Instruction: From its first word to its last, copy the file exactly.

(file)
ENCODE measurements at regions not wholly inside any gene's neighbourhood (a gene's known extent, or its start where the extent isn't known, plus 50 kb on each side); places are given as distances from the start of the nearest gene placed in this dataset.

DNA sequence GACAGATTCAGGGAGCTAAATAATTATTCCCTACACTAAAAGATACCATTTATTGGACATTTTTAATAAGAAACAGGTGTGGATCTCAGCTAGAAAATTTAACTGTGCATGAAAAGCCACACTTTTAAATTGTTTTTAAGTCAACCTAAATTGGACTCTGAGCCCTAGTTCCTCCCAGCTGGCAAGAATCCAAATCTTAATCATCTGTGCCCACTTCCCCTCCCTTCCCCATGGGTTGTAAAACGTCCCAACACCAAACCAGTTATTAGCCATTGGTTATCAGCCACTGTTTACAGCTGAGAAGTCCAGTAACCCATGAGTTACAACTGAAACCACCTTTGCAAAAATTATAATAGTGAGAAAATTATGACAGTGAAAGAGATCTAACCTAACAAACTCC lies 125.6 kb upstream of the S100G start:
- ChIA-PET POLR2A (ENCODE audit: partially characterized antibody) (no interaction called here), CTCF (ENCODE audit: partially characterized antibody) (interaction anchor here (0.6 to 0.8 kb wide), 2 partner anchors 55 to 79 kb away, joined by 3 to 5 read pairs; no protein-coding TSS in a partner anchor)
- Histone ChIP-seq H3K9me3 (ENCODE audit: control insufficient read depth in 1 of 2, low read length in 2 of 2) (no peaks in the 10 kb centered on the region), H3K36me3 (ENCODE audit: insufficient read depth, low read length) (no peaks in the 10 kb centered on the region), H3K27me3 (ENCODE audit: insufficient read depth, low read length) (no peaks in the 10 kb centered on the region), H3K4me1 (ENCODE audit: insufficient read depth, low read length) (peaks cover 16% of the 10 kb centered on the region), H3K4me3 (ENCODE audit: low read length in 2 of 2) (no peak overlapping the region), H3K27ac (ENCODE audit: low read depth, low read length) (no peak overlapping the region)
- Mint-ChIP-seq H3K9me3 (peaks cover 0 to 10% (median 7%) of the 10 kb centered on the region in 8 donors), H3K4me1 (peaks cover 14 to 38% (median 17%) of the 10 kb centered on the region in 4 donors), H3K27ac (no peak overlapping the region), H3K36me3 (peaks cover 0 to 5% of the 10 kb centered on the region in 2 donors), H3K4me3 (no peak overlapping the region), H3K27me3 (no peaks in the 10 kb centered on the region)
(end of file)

ENCODE measurements at regions not wholly inside any gene's neighbourhood (a gene's known extent, or its start where the extent isn't known, plus 50 kb on each side); places are given as distances from the start of the nearest gene placed in this dataset.

DNA sequence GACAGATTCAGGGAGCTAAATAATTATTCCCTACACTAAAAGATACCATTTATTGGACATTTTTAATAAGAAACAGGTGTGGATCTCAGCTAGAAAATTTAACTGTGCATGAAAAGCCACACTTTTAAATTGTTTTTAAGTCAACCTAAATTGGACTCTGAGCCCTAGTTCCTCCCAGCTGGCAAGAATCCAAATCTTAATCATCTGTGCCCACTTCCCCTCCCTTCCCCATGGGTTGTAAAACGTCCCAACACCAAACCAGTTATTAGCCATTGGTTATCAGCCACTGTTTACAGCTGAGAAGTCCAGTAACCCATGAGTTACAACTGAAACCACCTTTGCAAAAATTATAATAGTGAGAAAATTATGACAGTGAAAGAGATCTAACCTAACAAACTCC lies 125.6 kb upstream of the S100G start:
- ChIA-PET POLR2A (ENCODE audit: partially characterized antibody) (no interaction called here), CTCF (ENCODE audit: partially characterized antibody) (interaction anchor here (0.6 to 0.8 kb wide), 2 partner anchors 55 to 79 kb away, joined by 3 to 5 read pairs; no protein-coding TSS in a partner anchor)
- Histone ChIP-seq H3K9me3 (ENCODE audit: control insufficient read depth in 1 of 2, low read length in 2 of 2) (no peaks in the 10 kb centered on the region), H3K36me3 (ENCODE audit: insufficient read depth, low read length) (no peaks in the 10 kb centered on the region), H3K27me3 (ENCODE audit: insufficient read depth, low read length) (no peaks in the 10 kb centered on the region), H3K4me1 (ENCODE audit: insufficient read depth, low read length) (peaks cover 16% of the 10 kb centered on the region), H3K4me3 (ENCODE audit: low read length in 2 of 2) (no peak overlapping the region), H3K27ac (ENCODE audit: low read depth, low read length) (no peak overlapping the region)
- Mint-ChIP-seq H3K9me3 (peaks cover 0 to 10% (median 7%) of the 10 kb centered on the region in 8 donors), H3K4me1 (peaks cover 14 to 38% (median 17%) of the 10 kb centered on the region in 4 donors), H3K27ac (no peak overlapping the region), H3K36me3 (peaks cover 0 to 5% of the 10 kb centered on the region in 2 donors), H3K4me3 (no peak overlapping the region), H3K27me3 (no peaks in the 10 kb centered on the region)